You dump Carter because he's in love with Abby. You befriend Abby. (What happened, she asks. I'd rather not talk about it, you say. It just sort of happens over coffee and mutual male-bashing. You suppose that's the way all your female friendships form, at first.) You learn that you were right: Abby has a sense of humor. A great sense of humor. But about everything other than Carter.

You miss Mark. You remember the way he used to smile at you, the way he was your best friend. Once upon a time was so very long ago, but the tracks are still there and the trains still run on those rails. Away from here. Back here.

And you still remember the desert. But you can't quite remember what it's like to feel that warm anymore.


On your birthday you get a postcard in the mail. It's from him; the handwriting is unmistakable, the look of his name bewildering after all this time.

Susan, it says. Happy Birthday.

The postmark is unreadable. There's no return address.


Arizona is a million miles away, and you feel so much older as you stare at the birthday cake in front of you. The lights dance before your eyes and the heat from the flames makes your eyes water. You blink.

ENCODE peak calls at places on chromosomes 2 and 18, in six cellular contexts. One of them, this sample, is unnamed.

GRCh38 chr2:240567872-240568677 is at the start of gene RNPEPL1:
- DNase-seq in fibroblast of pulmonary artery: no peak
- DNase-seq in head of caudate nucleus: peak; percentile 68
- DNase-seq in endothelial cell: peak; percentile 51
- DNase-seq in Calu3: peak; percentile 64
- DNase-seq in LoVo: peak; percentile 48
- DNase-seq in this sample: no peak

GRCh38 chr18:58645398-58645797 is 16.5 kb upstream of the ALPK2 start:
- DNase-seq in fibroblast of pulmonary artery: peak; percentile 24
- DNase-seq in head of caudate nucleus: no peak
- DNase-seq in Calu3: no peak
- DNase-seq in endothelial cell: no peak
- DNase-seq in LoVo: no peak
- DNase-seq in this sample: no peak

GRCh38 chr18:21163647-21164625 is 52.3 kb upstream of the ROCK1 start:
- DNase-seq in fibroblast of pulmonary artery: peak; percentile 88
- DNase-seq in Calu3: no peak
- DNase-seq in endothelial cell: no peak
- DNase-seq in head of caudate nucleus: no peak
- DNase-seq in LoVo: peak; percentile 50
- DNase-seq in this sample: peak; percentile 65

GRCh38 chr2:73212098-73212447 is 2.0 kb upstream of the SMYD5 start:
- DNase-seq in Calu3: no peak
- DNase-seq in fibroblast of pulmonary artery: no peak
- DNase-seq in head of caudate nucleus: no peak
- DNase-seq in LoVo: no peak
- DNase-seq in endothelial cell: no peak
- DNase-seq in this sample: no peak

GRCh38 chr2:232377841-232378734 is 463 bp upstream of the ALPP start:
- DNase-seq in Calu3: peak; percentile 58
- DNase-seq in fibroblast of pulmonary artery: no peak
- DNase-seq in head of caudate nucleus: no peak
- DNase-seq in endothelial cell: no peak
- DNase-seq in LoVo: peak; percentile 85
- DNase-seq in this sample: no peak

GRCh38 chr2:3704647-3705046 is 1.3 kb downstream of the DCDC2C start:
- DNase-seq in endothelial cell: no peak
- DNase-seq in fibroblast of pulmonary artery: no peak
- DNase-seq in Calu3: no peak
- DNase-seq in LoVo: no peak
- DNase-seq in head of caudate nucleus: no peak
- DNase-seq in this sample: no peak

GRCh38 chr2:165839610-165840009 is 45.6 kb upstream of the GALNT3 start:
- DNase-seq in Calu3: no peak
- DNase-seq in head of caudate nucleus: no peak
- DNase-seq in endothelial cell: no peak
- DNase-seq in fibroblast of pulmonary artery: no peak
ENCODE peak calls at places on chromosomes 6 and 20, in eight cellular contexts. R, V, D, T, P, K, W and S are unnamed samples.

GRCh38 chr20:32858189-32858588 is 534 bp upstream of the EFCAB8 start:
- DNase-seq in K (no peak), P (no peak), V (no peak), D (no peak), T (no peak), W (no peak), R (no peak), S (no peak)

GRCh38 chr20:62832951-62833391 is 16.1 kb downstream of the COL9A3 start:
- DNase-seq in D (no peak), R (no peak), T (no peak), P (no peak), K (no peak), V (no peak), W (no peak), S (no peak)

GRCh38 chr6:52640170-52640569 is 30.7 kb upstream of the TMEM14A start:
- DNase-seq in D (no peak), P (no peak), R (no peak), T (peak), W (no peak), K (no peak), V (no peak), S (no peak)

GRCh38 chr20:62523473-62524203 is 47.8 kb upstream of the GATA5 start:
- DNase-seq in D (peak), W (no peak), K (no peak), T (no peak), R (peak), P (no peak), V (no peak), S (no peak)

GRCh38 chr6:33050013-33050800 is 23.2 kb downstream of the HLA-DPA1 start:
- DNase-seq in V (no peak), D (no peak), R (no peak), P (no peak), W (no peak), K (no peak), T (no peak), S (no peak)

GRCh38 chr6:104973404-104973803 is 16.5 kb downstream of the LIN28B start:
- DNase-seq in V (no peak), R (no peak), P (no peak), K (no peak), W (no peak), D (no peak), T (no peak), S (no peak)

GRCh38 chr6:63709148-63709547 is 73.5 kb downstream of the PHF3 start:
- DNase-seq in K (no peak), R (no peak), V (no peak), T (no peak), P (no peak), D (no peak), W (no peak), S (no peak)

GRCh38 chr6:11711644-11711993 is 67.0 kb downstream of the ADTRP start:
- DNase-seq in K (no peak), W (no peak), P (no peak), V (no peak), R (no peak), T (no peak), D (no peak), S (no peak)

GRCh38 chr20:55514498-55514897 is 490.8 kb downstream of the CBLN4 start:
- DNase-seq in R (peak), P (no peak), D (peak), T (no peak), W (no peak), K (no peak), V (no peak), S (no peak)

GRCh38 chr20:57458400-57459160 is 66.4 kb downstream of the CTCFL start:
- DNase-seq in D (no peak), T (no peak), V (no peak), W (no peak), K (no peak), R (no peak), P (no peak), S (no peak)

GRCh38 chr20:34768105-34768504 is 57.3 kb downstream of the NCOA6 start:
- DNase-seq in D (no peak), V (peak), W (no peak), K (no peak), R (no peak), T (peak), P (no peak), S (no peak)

When you look up you happen to catch your reflection in a window. Unconsciously, you reach out to touch the edges of your hair, still bottle-blonde after all this time. And, suddenly, you can't help but remember. You remember all the things you tried so hard to forget, and you remember all the things you forgot without even trying. Arizona, the scent of orange peels, a sky full of light, falling in love.

"Happy Birthday," Abby says to you, interrupting your thoughts, and she and Carter are grinning like idiots. You can't help but smile back at them both. They, in return, gesture impatiently at the birthday cake.

So you take a deep breath, and you make a wish.